We were expecting to take today’s trip two years ago and I was going to call the blog post “Walking to Spain”. We would have gotten off the train at the last station in France, Hendaye, walked across the La Bidassoa river bridge to take a photo of the Bienvenido a España sign and then returned to France to continue our journey. The arrival of Covid and all of its associated travel restrictions forced a postponement and a rearrangement of our schedule but it all worked out fine. We still took a southbound train from Bayonne but exited 2 stops before the border (featured photo above) to spend the afternoon where Louis XIV, the Sun King, married his Spanish bride and future Queen of France. The next morning it was time to discover where the Sun King’s grandfather had been born 100 km (62 miles) to the east in the city of Pau.
When a tourist brochure talks about the most significant event in a town’s 600-year history you definitely want to see where that took place. On an exterior wall of the church St. John the Baptist in St.-Jean-de-Luz a plaque commemorates the wedding there in 1660 of France’s King Louis XIV and mentions that the door through which the bride and groom exited the church was soon bricked over, perhaps leaving you to assume that no one could ever cross that threshold again. In reality, a much grander doorway was completed 3 years later so this smaller exit was no longer needed and therefore closed. It still makes for a charming legend.
Further down the same street as the church but still related to the marriage is a “sweeter” significant event in the history of St.-Jean-de-Luz at Maison Adam, a patisserie that sells macarons that the new Queen of France offered to her King. It has remained a family business over the centuries and they still follow the original recipe for these delicious treats.
The cliffs around St.-Jean-de-Luz form a natural harbor that has provided shelter for fishing boats for centuries and in the 17th century for pirates who pillaged Spanish and English ships sailing nearby. In reference to all of this stolen wealth, the phrase “hidden in plain sight” came to mind since many of the mansions we walked by were paid for from these pirate raids. Two of these opulent buildings that we especially wanted to see are connected to that “most significant event” mentioned above. The aptly named Maison Louis XIV was where the King lived for the month prior to his wedding while the bride, Maria Teresa of Spain, awaited the ceremony in the Maison de l’Enfante, built in 1640 inspired by palaces in Venice.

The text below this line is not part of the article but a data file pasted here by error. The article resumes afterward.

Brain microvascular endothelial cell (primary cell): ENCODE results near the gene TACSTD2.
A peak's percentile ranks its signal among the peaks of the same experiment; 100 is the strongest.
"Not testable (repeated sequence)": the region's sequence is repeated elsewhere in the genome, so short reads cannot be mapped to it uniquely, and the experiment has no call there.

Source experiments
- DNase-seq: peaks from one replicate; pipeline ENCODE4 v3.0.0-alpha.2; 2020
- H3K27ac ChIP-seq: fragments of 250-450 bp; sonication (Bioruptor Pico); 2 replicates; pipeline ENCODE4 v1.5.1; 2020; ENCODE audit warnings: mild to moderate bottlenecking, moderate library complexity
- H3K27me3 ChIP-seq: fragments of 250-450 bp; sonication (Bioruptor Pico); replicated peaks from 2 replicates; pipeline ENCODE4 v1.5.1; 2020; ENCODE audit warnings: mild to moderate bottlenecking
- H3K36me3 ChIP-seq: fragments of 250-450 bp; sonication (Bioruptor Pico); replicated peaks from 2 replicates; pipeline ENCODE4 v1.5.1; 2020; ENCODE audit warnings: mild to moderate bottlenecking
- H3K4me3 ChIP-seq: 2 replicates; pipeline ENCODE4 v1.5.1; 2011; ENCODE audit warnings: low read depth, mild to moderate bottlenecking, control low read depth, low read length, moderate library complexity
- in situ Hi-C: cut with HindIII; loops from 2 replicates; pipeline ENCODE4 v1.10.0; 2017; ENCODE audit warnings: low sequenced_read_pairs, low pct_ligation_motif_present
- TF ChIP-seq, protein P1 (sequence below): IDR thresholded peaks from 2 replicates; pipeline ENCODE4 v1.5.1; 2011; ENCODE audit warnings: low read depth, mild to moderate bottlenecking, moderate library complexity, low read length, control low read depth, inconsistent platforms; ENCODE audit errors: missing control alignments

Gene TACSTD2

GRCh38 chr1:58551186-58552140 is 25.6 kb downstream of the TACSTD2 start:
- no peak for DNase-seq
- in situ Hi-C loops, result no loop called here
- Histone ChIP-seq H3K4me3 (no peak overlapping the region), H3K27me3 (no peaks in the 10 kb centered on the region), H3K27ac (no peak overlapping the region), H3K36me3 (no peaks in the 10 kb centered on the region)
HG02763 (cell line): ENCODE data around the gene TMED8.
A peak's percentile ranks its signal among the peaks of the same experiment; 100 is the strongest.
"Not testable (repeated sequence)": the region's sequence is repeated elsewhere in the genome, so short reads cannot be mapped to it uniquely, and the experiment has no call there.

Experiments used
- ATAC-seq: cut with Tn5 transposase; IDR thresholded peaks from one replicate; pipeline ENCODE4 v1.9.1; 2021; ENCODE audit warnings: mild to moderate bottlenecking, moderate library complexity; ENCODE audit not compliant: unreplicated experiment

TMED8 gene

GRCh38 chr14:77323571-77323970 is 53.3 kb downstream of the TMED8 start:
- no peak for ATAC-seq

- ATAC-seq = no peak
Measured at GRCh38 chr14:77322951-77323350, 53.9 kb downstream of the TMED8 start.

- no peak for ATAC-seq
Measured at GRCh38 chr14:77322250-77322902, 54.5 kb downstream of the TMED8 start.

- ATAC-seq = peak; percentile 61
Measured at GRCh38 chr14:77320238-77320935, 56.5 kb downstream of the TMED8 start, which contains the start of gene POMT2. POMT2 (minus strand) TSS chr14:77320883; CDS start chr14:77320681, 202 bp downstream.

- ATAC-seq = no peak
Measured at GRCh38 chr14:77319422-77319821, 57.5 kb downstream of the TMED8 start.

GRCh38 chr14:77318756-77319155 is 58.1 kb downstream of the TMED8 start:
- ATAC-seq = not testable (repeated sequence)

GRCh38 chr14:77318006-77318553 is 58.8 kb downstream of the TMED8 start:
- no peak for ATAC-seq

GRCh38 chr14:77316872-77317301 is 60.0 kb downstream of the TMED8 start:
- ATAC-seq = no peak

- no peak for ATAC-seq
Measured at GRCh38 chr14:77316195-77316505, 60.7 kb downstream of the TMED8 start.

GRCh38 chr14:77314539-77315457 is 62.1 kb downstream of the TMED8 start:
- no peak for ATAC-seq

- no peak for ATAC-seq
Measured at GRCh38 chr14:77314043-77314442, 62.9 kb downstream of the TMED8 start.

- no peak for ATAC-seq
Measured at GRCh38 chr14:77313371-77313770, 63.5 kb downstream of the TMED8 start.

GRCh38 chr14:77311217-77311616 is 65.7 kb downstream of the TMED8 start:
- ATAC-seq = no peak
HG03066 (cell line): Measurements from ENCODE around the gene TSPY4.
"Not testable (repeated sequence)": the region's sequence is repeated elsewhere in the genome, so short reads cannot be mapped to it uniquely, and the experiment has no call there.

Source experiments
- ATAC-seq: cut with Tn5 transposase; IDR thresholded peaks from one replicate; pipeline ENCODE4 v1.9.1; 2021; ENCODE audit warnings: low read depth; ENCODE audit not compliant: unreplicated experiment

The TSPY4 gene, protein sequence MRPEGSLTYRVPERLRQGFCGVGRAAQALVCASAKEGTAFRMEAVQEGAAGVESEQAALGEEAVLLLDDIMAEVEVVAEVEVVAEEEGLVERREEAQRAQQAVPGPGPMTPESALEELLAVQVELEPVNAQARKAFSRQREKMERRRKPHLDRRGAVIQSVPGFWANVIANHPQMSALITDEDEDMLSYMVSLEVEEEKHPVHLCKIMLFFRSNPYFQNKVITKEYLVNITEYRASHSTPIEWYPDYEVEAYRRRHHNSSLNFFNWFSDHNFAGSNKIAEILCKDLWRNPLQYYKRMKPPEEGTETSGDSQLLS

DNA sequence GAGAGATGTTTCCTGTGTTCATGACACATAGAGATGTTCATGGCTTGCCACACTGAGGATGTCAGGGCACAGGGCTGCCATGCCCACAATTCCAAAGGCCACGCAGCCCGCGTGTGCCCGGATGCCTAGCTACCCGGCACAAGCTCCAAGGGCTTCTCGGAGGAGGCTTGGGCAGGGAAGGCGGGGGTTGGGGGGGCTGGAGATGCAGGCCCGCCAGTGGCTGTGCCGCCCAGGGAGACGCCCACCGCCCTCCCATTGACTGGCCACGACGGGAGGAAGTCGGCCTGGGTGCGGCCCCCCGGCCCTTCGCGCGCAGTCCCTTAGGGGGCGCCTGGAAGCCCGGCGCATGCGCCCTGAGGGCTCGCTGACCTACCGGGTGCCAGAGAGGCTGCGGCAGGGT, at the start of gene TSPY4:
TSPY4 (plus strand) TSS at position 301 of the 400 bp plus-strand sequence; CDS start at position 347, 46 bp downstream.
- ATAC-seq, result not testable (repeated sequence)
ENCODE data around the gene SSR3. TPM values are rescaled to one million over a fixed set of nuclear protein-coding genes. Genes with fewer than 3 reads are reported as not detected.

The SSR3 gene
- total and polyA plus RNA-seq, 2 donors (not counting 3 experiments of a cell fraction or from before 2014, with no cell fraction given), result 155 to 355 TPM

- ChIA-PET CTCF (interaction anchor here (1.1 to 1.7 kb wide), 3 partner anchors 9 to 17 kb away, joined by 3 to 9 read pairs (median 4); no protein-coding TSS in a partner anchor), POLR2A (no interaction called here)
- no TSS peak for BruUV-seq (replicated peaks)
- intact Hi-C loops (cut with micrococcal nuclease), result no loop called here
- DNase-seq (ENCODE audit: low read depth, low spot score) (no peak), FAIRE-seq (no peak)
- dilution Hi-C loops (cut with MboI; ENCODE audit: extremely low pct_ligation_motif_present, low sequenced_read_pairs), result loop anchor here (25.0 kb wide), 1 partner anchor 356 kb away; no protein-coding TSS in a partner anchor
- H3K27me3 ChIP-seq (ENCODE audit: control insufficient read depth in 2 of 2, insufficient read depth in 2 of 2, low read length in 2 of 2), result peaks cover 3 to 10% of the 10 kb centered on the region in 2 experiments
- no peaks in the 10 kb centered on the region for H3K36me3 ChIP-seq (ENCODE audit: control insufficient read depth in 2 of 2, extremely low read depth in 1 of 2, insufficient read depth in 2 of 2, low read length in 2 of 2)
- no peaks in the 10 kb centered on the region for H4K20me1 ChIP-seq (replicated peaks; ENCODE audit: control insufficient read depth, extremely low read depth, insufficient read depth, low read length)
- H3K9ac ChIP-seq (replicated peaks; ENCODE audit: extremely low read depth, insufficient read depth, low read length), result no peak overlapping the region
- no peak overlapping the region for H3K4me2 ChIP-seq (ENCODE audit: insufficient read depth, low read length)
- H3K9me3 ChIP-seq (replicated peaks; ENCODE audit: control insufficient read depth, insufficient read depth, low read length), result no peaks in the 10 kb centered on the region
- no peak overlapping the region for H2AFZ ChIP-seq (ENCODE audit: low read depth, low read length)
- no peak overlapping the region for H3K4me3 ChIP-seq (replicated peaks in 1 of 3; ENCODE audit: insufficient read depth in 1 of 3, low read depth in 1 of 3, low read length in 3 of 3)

Since this latter mansion is at the port, this was the ideal time to walk along the water’s edge looking at more grand homes and wandering in the streets behind, such as rue de la République, in the more modest surroundings where fishing families lived. To finish out our day we left the relatively calm waters of the harbor for the choppy Atlantic Oceanfront to see the Grand Hôtel, a magnificent 5-star hotel built in Art Déco style in 1909.
When we were first trying to decide where in France to settle, the city of Pau was suggested because of its large community of international residents. That influx of people from outside the country got a boost in 1838 when Scottish doctor Alexander Taylor, attracted by the climate, opened his practice here and began treating wealthy British patients. The racecourse, golf club, and elegant mansions from that age that are still in use today are an indication of how successful his recruitment efforts were. On our visit, however, we were in search of evidence of an event 300 years earlier: the birth of King Henri IV in 1553.
Built no later than during the 10th century, the Château de Pau is both a national monument and a museum. During the required guided tour (1 hour, 7 €) we went through numerous bedrooms, reception areas, family rooms, and hallways, most enhanced with gold fillets, coffered ceilings and tapestries from the Gobelins factory in Paris that started supplying French royal households in 1662. Works of art line the walls and in the dining room the table can seat 100 guests. In Henri IV’s bedroom there is an ornate turtle shell said to have cradled him as a baby and was then later saved from destruction during the Revolution. After getting just a glimpse at the Panorama des Collections—paintings, sculptures, graphic arts, rare books, manuscripts, medallions, furniture, and tapestries—we fully understood how this castle had transformed into a museum.
Leaving the château put us on Boulevard des Pyrénées a wide avenue that reminded me of a miniature La Promenade des Anglais in Nice where 19th century ladies and gentlemen in their finest attire could stroll along the sea. In Pau, the Mediterranean has been replaced by an unobstructed view of the mountains but even here there are palm trees to help with the illusion. Conveniently from there a funicular runs 103 meters (338 feet) down the side of the cliff depositing you across the street from the train station.
If you go: The guided tour of the Château was well worth the time and cost. It’s only offered in French but we had familiarized ourselves with the building’s history by reading their website (link below) and we had the bonus of being the only two people on their first tour of the day, a benefit of a wintertime visit.
Château de Pau: https://chateau-pau.fr/